Boston high school students are paid to study ancient Nubia and current black studies topics through the DuBois Nubian Junior Research Fellowship. City of Boston pays students to work 5 hours each day, Mon- Fri, July 10 – Aug 11. They meet in person at Harvard University Mon and Wed, online on Tue and Thur and go on fun field trips on Fridays. Guided by undergraduates and expert lecturers, students study, discuss and write about a variety of topics related to the African kingdom of Nubia and to life in the black community. In doing so they sharpen their academic skills, build a network of peers and role models and learn about important aspects of African American studies.
Advent: Awaiting the Birth of Justice
Advent is a time of preparation. It’s a time for seeking the presence of God in our world and watching for the “renewal of all things” (Matthew 19:28). In Advent, we recognize that God became flesh and dwelt among us (John 1:14). God walked among us and went to the margins to become one with the oppressed, the vulnerable, and the persecuted.
In Advent, the incarnation inspires us to reflect on how we are called to be Christ’s hands and feet to one another, and work towards alleviating systems of injustice. This week, we feature a blog by J. Wu, who is a Life Together Intern within the Episcopal Diocese of Eastern MA serving at Church Of Our Saviour in Milton. J. attended a recent gathering by Courageous Conversations Toward Racial Justice, which is a monthly series of dialogue-centered programs designed to address racial healing and justice in our community. The leadership of Courageous Conversations has five clergy from four different churches! Read about J’s experience attending this gathering below.
Also, this month the United States Conference of Catholic Bishops (USCCB) put forth a statement: “Open Wide Our Hearts: The Enduring Call to Love – A Pastoral Letter Against Racism.” They describe: “The entire body of bishops felt the need to address the topic of racism, once again, after witnessing the deterioration of the public discourse, and episodes of violence and animosity with racial and xenophobic overtones, that have re-emerged in American society in the last few years.”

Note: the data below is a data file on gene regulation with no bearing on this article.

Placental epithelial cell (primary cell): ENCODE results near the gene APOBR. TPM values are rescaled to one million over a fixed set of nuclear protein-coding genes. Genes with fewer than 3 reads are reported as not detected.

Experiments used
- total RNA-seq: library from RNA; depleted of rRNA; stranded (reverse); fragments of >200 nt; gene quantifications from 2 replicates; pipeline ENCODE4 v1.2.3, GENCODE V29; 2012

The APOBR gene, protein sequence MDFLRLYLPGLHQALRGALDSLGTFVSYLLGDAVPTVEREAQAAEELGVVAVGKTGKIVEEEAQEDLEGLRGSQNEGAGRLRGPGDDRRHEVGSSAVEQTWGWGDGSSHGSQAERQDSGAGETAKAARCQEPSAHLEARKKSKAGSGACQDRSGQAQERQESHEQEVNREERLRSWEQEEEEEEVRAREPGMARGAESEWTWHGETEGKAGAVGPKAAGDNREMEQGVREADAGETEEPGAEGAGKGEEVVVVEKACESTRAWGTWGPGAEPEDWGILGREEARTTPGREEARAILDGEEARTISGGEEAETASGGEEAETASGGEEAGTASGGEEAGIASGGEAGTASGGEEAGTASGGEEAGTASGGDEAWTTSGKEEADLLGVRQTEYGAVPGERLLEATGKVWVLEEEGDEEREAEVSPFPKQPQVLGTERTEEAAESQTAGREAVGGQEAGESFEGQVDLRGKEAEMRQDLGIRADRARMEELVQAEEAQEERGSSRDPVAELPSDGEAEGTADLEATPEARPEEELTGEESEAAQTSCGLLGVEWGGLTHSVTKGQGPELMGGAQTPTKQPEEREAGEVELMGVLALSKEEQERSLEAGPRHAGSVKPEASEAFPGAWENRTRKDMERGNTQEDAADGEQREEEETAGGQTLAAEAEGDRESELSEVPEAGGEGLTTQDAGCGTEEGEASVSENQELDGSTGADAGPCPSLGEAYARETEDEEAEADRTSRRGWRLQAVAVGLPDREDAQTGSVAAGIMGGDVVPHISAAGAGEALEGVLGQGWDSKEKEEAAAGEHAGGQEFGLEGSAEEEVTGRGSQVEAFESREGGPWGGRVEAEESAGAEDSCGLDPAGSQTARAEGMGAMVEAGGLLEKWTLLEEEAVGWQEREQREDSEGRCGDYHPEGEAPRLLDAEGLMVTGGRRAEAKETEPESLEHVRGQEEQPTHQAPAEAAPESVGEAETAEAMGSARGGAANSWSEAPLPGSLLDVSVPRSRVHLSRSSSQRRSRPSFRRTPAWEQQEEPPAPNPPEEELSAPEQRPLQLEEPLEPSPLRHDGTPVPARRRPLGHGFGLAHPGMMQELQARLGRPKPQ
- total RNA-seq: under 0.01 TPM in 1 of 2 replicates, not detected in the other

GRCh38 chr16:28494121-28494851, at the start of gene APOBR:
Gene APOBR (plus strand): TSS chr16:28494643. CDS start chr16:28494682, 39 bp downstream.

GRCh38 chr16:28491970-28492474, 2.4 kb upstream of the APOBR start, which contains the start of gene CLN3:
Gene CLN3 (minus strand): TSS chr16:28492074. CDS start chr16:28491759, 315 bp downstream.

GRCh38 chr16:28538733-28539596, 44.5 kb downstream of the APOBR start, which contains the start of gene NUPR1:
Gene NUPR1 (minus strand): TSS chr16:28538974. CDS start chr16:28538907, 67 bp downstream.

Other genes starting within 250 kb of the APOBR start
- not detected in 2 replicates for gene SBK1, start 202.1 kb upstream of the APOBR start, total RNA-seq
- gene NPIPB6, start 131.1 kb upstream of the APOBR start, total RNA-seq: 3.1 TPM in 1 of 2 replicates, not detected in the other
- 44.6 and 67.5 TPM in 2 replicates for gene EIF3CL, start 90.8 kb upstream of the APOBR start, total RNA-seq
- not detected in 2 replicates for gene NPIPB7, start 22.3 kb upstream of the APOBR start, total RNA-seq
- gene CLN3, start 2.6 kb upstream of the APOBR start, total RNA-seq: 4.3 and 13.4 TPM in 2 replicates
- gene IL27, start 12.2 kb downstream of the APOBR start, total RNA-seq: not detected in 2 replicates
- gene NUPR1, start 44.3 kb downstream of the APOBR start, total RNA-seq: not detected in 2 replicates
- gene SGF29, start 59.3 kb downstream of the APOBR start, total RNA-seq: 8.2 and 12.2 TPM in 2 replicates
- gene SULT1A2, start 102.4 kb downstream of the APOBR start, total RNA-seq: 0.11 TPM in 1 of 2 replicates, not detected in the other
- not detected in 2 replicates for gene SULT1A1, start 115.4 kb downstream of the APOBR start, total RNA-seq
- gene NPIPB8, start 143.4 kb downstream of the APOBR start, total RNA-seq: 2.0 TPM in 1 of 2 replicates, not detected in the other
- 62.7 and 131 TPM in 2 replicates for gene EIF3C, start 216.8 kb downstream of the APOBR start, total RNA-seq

Click here to read the full pastoral letter
Courageous Conversations: Dissolving Silence with Authenticity, Openness, and Awe
As I stepped into the Church of Christ, I could hear the crisp clattering of metal chairs
being unfolded. This was my first time helping to coordinate an event held by Courageous Conversations Towards Racial Justice. Caught in a grip of self-consciousness, my shoulders wanted to fold up like a stacked chair. Despite joining the Steering Committee, I could scarcely believe that I could have productive interactions around the topic of racial justice with people I barely knew.
Wrestling against my urge to sink into the wallpaper and blend out of sight, I stammered
some offers to help set up chairs for the event. As I did my job, my nervous glance darted from new face to new face, before tentatively perching on the rack of colorful bolts of cloth that were arranged up front and center in the middle of the chairs.
My stomach sank. Soon, I would be called to interact with people of different racial
backgrounds and age generations than my own. Picking out a seat, close to the front but not too close, I exhaled as a clear musical note rang across the air and announced the start of the Bystander Learning Event. My eyes widened.
Nothing prepared me for an innovative form of Bystander Learning, in which the form of theater became a conduit that focused discussions about systemic injustice. Even the tight grip of my nervous jaw gave way to awe and laughter. This event illuminated the tense multitudes of emotion, compelling volunteers to eagerly share their experiences of discomfort around privilege and disadvantage.
Soon, we all practiced techniques of Bystander Intervention with True Story Theater, a
trust made possible by sharing our personal stories pertaining to interactions of racism and privilege in our everyday lives. In an almost complete opposite of my initial reactions, I leaned into the experience rather than flinching away. By the end, I carried newfound clarity as to how I can be a more involved in implementing my justice-based values rather than freeze up as a passive bystander in situations of social inequality.
Since then, I can proudly assert that Courageous Conversations Towards Racial Justice
makes space for justice-oriented learning through monthly programming. More than ever in our current political anxiety, compounded by constant media reports of inhumane actions, I need a space like Courageous Conversations that welcomes all people to participate in understanding, interrupting, and ending systems of racial injustice.
Courageous Conversations Towards Racial Justice is nearing the third year of holding
monthly events. The next event is on Tuesday, December 11th, 6:30 PM, St. Michael’s Episcopal Church, 112 Randolph Ave, Milton. At this gathering, they will be watching a documentary by Tim Wise, which examines what it means to be white in a nation where privilege seeps into every institutional arrangement, from education to employment to the justice system. Click here to learn more about Courageous Conversations Toward Racial Justice.